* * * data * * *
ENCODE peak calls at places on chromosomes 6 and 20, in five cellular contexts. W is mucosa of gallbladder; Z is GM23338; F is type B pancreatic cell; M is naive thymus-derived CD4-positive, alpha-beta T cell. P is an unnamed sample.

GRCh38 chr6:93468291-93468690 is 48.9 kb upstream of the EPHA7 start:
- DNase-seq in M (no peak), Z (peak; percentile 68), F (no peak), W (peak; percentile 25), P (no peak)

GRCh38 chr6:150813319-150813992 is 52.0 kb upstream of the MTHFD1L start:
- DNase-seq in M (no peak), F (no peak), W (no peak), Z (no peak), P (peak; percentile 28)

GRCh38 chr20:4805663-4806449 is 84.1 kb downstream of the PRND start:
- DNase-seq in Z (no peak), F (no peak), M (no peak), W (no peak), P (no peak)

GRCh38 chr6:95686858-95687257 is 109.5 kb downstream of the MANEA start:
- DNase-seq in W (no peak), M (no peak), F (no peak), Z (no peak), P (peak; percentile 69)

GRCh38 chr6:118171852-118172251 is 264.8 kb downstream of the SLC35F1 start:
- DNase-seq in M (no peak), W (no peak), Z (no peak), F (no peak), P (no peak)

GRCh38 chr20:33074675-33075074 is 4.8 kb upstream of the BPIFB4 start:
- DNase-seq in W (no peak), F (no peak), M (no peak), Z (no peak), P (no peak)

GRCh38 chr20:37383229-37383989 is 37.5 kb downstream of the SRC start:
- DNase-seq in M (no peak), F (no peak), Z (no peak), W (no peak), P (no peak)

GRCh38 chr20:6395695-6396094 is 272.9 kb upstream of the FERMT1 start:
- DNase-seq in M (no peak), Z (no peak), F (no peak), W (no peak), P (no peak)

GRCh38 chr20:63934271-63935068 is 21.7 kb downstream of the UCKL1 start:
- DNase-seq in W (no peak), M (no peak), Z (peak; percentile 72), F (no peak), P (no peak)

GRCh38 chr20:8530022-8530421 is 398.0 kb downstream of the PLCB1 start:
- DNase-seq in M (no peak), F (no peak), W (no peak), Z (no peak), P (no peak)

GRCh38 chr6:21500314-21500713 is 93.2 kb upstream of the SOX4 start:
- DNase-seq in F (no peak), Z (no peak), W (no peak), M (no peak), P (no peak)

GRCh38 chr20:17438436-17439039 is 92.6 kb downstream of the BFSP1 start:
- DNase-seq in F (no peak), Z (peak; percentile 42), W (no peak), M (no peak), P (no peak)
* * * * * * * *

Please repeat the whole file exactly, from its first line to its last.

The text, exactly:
ENCODE peak calls at places on chromosomes 6 and 20, in five cellular contexts. W is mucosa of gallbladder; Z is GM23338; F is type B pancreatic cell; M is naive thymus-derived CD4-positive, alpha-beta T cell. P is an unnamed sample.

GRCh38 chr6:93468291-93468690 is 48.9 kb upstream of the EPHA7 start:
- DNase-seq in M (no peak), Z (peak; percentile 68), F (no peak), W (peak; percentile 25), P (no peak)

GRCh38 chr6:150813319-150813992 is 52.0 kb upstream of the MTHFD1L start:
- DNase-seq in M (no peak), F (no peak), W (no peak), Z (no peak), P (peak; percentile 28)

GRCh38 chr20:4805663-4806449 is 84.1 kb downstream of the PRND start:
- DNase-seq in Z (no peak), F (no peak), M (no peak), W (no peak), P (no peak)

GRCh38 chr6:95686858-95687257 is 109.5 kb downstream of the MANEA start:
- DNase-seq in W (no peak), M (no peak), F (no peak), Z (no peak), P (peak; percentile 69)

GRCh38 chr6:118171852-118172251 is 264.8 kb downstream of the SLC35F1 start:
- DNase-seq in M (no peak), W (no peak), Z (no peak), F (no peak), P (no peak)

GRCh38 chr20:33074675-33075074 is 4.8 kb upstream of the BPIFB4 start:
- DNase-seq in W (no peak), F (no peak), M (no peak), Z (no peak), P (no peak)

GRCh38 chr20:37383229-37383989 is 37.5 kb downstream of the SRC start:
- DNase-seq in M (no peak), F (no peak), Z (no peak), W (no peak), P (no peak)

GRCh38 chr20:6395695-6396094 is 272.9 kb upstream of the FERMT1 start:
- DNase-seq in M (no peak), Z (no peak), F (no peak), W (no peak), P (no peak)

GRCh38 chr20:63934271-63935068 is 21.7 kb downstream of the UCKL1 start:
- DNase-seq in W (no peak), M (no peak), Z (peak; percentile 72), F (no peak), P (no peak)

GRCh38 chr20:8530022-8530421 is 398.0 kb downstream of the PLCB1 start:
- DNase-seq in M (no peak), F (no peak), W (no peak), Z (no peak), P (no peak)

GRCh38 chr6:21500314-21500713 is 93.2 kb upstream of the SOX4 start:
- DNase-seq in F (no peak), Z (no peak), W (no peak), M (no peak), P (no peak)

GRCh38 chr20:17438436-17439039 is 92.6 kb downstream of the BFSP1 start:
- DNase-seq in F (no peak), Z (peak; percentile 42), W (no peak), M (no peak), P (no peak)